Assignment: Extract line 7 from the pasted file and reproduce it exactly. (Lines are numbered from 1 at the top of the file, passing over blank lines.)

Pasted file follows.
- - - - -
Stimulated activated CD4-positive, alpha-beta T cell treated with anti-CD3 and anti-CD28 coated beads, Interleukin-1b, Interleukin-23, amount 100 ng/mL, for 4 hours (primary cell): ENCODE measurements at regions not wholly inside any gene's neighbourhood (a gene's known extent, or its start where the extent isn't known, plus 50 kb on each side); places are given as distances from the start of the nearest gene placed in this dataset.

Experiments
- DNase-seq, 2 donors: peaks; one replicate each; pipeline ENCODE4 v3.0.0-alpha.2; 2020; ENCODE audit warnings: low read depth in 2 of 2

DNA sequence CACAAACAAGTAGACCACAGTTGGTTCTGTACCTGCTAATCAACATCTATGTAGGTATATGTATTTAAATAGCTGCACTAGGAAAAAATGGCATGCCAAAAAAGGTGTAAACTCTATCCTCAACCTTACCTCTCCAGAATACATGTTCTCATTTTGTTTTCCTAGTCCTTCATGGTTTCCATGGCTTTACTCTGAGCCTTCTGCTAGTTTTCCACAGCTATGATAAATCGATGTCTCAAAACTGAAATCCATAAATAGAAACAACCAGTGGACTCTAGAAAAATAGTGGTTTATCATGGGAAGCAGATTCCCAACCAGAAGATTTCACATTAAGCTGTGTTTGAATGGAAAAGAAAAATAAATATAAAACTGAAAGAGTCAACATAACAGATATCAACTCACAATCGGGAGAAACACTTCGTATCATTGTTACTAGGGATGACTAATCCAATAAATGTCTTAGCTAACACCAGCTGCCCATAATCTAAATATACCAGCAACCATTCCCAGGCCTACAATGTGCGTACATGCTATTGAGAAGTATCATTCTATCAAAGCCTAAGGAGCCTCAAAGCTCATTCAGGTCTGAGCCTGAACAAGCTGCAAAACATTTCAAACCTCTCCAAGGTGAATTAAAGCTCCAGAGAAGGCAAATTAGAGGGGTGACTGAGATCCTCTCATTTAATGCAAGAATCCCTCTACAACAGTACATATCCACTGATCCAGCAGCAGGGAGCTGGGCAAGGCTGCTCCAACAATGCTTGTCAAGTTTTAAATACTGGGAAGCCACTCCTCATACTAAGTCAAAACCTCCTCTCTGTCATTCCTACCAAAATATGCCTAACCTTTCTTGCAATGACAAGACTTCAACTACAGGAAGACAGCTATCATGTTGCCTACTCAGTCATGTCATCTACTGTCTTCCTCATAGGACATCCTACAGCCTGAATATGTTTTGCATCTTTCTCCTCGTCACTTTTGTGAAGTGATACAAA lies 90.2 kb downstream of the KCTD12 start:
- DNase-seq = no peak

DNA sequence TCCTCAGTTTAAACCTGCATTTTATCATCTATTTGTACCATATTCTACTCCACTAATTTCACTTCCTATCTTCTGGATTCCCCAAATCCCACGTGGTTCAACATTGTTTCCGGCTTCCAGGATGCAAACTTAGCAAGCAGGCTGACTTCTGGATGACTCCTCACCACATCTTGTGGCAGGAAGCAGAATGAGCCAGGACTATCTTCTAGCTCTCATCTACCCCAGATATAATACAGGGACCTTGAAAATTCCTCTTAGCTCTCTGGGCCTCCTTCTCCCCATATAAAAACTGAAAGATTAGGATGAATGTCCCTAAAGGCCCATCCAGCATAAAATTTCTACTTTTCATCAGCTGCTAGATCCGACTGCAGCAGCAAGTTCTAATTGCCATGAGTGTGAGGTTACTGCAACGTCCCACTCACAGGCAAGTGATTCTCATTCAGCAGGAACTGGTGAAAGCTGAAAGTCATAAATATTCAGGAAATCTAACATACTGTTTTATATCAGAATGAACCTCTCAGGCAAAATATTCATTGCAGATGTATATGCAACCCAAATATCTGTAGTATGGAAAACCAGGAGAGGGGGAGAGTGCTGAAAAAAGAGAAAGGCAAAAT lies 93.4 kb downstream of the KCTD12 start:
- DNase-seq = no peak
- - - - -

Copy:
- DNase-seq = no peak